Today after class we were fortunate enough to go on a tour of the Mining Museum here at our university. It was amazing! There were so many interesting things and fabulous specimens not only of rocks and gems, but also dinosaurs and other ancient artifacts.
Afterward Rachel and I went to Menshikov Palace. It was quite small and not as elaborately decorated or furnished as we’d imagined it would be. I guess the word palace doesn’t always mean something lavish and stunning. Afterward we attempted to visit the Church of the Savior on the Spilled Blood but it was closed. Then we bought some souvenirs at the market there and went to McDonald’s for food.
At McDonald’s we had a very interesting conversation with two young men from Chechnya. They came and sat down at our table and struck up a conversation with us. We spoke both in Russian and English and after chit-chatting for a while, they began to inquire about American politics, the upcoming election, and various other touchy issues. At that moment we began to feel a bit uncomfortable because they were emphasizing the fact that they were Chechnyan and that there had been injustices done to them by our government.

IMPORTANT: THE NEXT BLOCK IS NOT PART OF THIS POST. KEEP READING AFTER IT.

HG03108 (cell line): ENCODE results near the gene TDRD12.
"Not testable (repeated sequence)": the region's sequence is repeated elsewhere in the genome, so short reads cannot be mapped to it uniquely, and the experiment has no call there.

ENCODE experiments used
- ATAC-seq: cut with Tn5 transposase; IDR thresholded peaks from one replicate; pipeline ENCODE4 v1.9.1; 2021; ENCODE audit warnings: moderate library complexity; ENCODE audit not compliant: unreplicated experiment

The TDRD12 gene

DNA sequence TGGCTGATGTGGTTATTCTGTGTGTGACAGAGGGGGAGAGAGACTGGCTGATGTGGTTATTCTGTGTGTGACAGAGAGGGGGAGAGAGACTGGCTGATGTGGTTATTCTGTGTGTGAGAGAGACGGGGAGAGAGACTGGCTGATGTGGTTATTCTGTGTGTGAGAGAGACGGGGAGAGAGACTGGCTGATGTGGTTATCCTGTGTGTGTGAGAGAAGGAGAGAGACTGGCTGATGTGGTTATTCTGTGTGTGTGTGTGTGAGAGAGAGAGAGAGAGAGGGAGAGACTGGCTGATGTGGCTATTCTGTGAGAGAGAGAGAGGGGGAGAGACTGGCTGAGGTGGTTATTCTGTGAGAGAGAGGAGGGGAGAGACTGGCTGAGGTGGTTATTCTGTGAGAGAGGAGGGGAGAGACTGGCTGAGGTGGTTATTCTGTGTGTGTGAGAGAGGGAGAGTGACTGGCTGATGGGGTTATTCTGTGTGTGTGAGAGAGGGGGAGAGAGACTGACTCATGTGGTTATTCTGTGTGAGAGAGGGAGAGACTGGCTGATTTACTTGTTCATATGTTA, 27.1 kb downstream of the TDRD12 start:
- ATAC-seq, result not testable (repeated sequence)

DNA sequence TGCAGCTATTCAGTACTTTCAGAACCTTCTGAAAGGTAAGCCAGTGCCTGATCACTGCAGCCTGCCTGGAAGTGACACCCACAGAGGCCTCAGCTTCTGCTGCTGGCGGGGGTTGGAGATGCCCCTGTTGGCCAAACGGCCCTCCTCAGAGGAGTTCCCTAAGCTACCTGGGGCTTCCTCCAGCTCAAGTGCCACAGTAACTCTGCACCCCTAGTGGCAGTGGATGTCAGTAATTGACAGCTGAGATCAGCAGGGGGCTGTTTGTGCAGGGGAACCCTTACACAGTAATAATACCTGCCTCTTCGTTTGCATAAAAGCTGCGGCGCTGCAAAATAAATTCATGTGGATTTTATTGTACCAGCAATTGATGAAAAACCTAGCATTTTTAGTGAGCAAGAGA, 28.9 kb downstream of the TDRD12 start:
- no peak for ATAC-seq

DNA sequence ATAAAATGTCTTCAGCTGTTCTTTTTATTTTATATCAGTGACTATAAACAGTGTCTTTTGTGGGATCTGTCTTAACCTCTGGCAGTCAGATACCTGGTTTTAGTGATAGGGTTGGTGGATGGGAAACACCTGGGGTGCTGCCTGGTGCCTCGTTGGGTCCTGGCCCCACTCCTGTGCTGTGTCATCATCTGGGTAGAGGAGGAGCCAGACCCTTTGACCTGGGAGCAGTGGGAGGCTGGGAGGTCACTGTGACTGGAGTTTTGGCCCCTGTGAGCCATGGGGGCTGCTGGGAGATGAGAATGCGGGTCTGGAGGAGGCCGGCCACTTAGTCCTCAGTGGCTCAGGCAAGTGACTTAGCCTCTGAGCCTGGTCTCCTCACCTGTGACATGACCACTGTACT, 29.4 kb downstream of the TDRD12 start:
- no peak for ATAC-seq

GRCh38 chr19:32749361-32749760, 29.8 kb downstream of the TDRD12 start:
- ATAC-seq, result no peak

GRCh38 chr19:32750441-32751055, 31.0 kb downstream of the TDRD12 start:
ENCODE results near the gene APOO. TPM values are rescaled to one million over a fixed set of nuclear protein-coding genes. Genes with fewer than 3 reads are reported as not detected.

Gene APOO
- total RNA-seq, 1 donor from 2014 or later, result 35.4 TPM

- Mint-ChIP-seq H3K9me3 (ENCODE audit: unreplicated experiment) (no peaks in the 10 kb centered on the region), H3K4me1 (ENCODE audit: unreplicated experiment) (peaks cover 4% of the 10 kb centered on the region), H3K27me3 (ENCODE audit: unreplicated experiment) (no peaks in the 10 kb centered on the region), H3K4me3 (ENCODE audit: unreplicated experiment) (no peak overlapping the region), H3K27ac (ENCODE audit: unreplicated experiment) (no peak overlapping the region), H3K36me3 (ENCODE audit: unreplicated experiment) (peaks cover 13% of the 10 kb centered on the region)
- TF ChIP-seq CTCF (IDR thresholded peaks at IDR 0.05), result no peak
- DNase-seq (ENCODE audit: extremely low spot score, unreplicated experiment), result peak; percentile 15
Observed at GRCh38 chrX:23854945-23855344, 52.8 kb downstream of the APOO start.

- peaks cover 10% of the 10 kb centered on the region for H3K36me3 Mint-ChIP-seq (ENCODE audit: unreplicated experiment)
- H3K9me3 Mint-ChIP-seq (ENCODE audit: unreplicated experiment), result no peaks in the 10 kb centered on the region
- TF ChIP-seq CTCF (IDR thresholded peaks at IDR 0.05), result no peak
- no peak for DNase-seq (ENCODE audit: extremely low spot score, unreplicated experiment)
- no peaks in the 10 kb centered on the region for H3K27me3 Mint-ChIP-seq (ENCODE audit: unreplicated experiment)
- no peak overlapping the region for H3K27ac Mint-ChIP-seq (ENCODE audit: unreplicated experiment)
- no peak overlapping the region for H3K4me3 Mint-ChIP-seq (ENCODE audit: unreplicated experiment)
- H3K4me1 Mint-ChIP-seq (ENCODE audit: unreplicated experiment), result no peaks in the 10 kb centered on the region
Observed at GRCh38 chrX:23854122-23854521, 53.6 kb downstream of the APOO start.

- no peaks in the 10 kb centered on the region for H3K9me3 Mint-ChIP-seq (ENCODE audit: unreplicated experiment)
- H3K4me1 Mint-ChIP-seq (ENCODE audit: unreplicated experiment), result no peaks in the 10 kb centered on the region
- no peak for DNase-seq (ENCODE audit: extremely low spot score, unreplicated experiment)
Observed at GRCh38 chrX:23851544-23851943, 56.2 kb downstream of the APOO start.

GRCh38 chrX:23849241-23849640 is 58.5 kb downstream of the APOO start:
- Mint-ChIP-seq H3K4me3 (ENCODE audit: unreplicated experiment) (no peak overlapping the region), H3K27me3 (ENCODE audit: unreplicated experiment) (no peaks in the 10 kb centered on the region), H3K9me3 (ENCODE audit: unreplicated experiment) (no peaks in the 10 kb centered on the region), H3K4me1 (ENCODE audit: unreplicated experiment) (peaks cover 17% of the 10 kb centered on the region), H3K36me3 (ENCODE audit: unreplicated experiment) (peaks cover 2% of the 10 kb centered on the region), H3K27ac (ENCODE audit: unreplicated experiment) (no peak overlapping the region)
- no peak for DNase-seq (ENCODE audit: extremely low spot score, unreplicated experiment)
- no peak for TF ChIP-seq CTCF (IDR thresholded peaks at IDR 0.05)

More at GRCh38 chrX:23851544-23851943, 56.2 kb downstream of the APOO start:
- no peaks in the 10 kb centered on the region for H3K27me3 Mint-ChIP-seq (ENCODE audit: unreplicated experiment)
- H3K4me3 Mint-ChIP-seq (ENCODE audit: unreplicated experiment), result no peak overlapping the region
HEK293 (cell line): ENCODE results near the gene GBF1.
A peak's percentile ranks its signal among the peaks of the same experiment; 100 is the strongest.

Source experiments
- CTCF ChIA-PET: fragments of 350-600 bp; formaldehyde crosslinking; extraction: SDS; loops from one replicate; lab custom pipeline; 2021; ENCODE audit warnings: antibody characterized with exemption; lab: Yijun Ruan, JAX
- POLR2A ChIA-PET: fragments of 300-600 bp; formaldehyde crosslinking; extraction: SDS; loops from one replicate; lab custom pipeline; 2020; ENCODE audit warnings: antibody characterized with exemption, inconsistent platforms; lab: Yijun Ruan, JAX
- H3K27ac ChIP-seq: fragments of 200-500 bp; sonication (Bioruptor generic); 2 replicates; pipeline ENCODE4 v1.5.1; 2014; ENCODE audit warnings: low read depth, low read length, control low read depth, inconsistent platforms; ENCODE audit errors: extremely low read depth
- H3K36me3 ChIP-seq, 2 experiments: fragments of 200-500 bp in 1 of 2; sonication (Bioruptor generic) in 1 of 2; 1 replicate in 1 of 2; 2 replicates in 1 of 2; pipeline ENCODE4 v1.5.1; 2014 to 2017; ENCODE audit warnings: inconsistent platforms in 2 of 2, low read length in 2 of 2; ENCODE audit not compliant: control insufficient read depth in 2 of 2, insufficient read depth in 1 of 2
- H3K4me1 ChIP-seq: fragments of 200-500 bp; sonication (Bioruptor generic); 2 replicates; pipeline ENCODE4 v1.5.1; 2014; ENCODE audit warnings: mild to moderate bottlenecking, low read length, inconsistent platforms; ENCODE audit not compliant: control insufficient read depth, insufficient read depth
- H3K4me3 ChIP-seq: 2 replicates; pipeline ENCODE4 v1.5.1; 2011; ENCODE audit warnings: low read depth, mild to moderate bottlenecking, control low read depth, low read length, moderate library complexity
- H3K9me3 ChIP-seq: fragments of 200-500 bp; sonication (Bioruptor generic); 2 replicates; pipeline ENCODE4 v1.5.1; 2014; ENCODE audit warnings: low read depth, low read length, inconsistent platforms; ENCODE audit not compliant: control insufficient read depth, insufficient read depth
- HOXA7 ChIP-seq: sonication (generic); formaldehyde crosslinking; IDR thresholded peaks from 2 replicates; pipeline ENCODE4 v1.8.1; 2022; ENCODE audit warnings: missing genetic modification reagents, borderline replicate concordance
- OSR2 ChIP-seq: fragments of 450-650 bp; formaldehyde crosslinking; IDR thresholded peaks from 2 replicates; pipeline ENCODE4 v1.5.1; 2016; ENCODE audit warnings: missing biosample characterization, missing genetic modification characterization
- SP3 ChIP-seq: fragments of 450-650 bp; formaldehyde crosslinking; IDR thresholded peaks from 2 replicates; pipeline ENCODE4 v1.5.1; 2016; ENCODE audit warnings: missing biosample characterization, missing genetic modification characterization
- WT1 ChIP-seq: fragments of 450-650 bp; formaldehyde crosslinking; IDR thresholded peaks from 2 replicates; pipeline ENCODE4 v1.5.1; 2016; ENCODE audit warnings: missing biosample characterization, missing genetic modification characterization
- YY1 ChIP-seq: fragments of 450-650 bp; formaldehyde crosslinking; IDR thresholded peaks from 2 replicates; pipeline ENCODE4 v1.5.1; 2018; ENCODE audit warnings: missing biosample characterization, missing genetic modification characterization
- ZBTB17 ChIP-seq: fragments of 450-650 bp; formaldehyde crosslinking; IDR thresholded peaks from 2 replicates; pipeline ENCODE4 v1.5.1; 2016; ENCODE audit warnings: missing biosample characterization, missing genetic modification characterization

After eating we excused ourselves and went on our way. Rachel said that she wondered if they intended to kidnap us. It was a joke but it definitely brought us back to the reality of what it meant to be American abroad. Even though some people may feel that our government has wronged them, or even feel anger that our culture is encroaching on their own, we as individuals are not always directly responsible for this. However some people cannot see past your nationality and lump you together with all Americans and everything American, including negative thoughts and stereotypes. It’s unfortunate but true. It also made me aware that I am sort of an unofficial ambassador for my country, whether I want to be or not, and so I am trying to represent our country well while I am a guest in Russia.